Paragraph 4(a) of the Policy requires that Complainant must prove each of the following three elements to obtain an order that a domain name should be cancelled or transferred:
(1) the domain name registered by Respondent is identical or confusingly similar to a trademark or service mark in which Complainant has rights; and
(2) Respondent has no rights or legitimate interests in respect of the domain name; and
(3) the domain name has been registered and is being used in bad faith.
By registering the METLIFE mark with the USPTO, Complainant
has established rights to the mark pursuant to Policy ¶ 4(a)(i). See
Janus Int’l Holding Co. v. Rademacher, D2002-0201 (WIPO Mar. 5, 2002)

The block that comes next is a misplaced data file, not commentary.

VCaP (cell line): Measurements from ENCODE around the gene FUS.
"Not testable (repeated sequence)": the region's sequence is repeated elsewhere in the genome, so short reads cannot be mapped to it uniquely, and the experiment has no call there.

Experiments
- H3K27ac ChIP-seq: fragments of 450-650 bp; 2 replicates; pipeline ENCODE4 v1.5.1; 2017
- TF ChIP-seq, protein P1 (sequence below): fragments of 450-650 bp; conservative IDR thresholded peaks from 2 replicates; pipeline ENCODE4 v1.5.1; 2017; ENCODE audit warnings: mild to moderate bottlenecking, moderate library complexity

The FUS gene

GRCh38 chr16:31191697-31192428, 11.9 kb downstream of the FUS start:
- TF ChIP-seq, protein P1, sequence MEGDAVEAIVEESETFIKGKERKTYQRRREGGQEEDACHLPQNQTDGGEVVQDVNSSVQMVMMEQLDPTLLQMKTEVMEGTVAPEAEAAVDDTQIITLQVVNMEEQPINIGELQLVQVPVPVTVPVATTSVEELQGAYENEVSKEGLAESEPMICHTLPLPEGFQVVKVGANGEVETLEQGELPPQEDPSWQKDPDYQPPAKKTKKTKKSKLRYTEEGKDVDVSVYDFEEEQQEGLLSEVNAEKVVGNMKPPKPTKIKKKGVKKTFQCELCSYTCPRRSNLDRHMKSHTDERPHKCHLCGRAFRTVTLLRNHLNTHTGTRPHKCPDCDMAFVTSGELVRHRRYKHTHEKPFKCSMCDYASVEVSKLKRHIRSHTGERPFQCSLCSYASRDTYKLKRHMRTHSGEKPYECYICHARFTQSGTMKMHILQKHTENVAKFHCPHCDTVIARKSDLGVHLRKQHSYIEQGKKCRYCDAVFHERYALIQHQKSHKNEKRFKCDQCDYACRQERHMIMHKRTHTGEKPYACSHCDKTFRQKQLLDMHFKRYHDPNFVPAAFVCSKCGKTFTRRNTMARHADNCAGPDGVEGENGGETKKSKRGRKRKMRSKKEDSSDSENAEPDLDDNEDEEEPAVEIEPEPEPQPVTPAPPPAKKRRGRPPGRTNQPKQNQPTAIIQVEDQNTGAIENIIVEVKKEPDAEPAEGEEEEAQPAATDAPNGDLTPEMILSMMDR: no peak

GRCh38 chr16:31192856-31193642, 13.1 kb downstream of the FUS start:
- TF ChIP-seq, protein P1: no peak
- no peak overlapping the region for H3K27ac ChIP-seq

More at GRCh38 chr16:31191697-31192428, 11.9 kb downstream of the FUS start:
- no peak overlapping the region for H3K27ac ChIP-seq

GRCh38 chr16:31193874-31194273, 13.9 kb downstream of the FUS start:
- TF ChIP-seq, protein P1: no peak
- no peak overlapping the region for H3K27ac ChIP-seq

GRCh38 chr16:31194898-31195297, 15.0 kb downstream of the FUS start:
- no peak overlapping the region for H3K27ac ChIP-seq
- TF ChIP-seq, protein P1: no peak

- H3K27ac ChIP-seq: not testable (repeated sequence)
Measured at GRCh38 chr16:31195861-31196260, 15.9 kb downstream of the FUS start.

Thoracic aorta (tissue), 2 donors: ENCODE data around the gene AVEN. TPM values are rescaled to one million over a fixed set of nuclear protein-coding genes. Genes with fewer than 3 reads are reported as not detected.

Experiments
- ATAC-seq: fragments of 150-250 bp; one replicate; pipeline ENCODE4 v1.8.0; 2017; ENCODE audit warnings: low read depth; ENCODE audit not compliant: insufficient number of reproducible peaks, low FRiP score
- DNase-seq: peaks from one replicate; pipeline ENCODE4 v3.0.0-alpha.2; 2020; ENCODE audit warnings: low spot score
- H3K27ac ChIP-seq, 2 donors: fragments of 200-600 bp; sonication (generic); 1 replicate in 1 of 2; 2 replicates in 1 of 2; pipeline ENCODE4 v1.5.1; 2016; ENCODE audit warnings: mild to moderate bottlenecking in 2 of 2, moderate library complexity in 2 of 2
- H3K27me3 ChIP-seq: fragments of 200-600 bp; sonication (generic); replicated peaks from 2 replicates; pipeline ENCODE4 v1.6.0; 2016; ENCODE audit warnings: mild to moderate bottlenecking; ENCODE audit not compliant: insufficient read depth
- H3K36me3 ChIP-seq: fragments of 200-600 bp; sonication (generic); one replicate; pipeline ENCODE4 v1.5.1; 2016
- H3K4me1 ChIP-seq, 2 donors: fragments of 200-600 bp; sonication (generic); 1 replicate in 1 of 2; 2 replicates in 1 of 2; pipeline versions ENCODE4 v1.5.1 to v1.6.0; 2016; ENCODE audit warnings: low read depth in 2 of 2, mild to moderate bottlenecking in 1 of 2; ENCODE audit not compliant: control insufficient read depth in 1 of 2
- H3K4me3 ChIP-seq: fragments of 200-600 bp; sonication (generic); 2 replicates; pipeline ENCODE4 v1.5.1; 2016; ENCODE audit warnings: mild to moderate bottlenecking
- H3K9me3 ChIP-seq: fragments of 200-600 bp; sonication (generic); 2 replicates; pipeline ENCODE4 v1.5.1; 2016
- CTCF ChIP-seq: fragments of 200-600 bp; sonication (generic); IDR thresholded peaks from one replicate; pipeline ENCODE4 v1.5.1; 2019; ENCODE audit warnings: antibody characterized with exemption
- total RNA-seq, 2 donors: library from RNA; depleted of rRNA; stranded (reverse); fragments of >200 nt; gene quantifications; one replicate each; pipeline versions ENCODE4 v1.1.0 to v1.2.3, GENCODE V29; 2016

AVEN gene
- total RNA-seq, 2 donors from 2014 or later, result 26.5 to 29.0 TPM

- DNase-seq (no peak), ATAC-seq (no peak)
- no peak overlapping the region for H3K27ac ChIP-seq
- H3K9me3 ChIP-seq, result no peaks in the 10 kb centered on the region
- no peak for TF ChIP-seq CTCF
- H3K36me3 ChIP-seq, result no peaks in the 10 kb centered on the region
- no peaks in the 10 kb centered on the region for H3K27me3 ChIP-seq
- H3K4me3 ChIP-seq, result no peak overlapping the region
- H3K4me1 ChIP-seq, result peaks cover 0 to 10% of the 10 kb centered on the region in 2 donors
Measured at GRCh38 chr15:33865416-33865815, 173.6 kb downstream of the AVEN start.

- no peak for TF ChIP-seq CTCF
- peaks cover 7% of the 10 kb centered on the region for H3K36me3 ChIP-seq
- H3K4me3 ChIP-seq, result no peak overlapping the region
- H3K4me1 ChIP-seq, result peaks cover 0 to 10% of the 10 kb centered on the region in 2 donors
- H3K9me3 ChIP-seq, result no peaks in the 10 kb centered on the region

("Panel decisions have held that registration of a mark is prima facie evidence of validity, which
creates a rebuttable presumption that the mark is inherently
distinctive."); see also Innomed Techs., Inc. v. DRP
Servs., FA 221171 (Nat. Arb. Forum
The <metlife-autoinsurance.com> domain
name is confusingly similar to the METLIFE mark under Policy ¶ 4(a)(i). First, the
disputed domain name incorporates the entire METLIFE mark, and therefore
establishes similarity under Policy ¶ 4(a)(i). The panel in Oki Data Ams., Inc. v. ASD,
Inc., D2001-0903 (WIPO
The Panel finds that Policy ¶ 4(a)(i) has been satisfied.
Complainant asserts that Respondent cannot demonstrate any
rights or legitimate interests in the <metlife-autoinsurance.com>
domain name, sufficient to make a prima
facie case under Policy ¶ 4(a)(ii). Therefore, the burden shifts to Respondent to
show that it does have rights or legitimate interests in the disputed domain
name. See Clerical Med. Inv. Group Ltd. v. Clericalmedical.com,
D2000-1228 (WIPO Nov. 28, 2000) (finding that, under certain circumstances, the